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Dante Scarnecchia on Patriots’ transition to Jarrett Stidham: ‘I wish him nothing but the best’

Dante Scarnecchia retired in January after 36 seasons as an NFL assistant coach.

NFL: AUG 31 Preseason - Giants at Patriots Photo by Fred Kfoury III/Icon Sportswire via Getty Images

Dante Scarnecchia spent the last of his 36 NFL seasons alongside Jarrett Stidham.

The longtime New England Patriots offensive line coach, who retired for a second time in January, recently addressed the quarterback transition from Tom Brady to the redshirt freshman.

“This is a different guy in a couple of ways. No. 1, he doesn’t have the wealth of experience that Tom has,” Scarnecchia said this past week SiriusXM NFL Radio with Alex Marvez and Bill Polian. “There’s no doubt about that, and you have to concede that No. 1. Yes, there’s going to be some things where he’s going to hold the ball longer than you want it to be held, but that’s all about growing up in this league and you know that as well as I do. Those young guys, they take some time. But I would say this for Jarrett, too: He’s a bright kid.”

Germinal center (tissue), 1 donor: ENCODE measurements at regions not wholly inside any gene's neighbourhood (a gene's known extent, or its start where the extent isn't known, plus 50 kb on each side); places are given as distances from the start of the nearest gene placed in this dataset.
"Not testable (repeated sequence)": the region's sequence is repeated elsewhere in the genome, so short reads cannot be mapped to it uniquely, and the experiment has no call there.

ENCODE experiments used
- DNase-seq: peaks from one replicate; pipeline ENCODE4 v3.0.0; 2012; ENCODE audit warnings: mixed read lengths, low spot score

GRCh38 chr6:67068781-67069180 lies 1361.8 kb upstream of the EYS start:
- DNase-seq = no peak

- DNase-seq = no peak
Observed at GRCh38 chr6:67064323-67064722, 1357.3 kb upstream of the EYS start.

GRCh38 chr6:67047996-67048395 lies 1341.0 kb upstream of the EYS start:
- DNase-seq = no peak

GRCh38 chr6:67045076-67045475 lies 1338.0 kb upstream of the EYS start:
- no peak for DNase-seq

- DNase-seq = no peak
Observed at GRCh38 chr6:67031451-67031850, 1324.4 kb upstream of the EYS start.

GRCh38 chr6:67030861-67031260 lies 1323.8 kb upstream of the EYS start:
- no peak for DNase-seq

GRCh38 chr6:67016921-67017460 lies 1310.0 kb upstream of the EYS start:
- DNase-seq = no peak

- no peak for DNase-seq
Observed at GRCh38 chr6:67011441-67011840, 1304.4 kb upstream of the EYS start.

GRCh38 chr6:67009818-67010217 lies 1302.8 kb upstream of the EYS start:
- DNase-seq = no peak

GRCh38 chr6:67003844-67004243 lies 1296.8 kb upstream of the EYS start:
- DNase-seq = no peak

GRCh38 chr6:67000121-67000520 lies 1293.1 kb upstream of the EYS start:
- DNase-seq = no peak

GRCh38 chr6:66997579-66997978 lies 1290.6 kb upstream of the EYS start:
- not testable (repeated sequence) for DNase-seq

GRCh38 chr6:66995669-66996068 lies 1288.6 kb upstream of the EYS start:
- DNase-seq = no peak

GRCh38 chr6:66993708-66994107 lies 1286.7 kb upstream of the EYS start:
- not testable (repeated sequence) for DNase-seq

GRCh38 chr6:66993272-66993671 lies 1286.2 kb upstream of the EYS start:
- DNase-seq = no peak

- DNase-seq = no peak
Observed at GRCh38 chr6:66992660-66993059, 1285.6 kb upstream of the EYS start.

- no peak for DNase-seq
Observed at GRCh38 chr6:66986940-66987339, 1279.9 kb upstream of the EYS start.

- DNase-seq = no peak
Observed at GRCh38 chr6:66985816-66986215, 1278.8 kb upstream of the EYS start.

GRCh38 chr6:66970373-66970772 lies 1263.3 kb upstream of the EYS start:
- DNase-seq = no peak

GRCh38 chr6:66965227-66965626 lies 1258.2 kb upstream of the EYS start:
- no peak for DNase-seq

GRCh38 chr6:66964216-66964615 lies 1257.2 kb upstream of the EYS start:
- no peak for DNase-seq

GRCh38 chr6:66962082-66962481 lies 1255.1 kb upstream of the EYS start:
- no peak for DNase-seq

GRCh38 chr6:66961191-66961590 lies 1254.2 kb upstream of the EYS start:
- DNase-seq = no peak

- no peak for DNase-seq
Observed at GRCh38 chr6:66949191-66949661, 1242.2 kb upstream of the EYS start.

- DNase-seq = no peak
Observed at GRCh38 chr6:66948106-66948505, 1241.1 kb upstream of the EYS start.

Stidham went 61-of-90 passing during his rookie preseason with New England. The fourth-round draft pick by way of Baylor and Auburn threw for an AFC-high 731 yards to go with four touchdowns and one interception.

He was sacked nine times and rushed for 88 yards on 17 attempts.

“He’s a guy that when he doesn’t know, he’ll take off,” Scarnecchia said of Stidham. “And he showed in the preseason last year that he’s got some skills and he knows when to get out of there and where the escape points may be. And when he gets out of there, he also knows he better get down, because he knows better than to try to run through guys, as well. And you’re not running through many guys in this league.”

Stidham would go on to appear in three games during his initial regular season in New England. Those appearances brought a total of 15 offensive snaps in relief of the current Tampa Bay Buccaneer before him.

“There’s going to be some growing pains,” said the 72-year-old Scarnecchia, who first joined New England’s staff in 1982 as special teams and tight ends coach. “There’s no doubt about it. But the guy does have skills. He’s got a great mind. He cares. He shows up early. He goes home late. I wish him nothing but the best. If still there, I would just say, ‘Hey, listen, fellas. We’ve got to do everything we can to make this guy as comfortable as we can.’ I’m sure the guys that are going to coach those guys this year are saying exactly that.”

Stidham will turn 24 in August. He will do so on a depth chart featuring familiar veteran Brian Hoyer.

Louisiana Tech’s J’Mar Smith and Michigan State’s Brian Lewerke join them as undrafted arrivals.

“We’ve got to be as good as we can be every down and give this guy all the support we possibly can,” added Scarnecchia. “Let him get comfortable and build confidence and be the kind of player that we want him to be – and that he wants to be, more importantly.”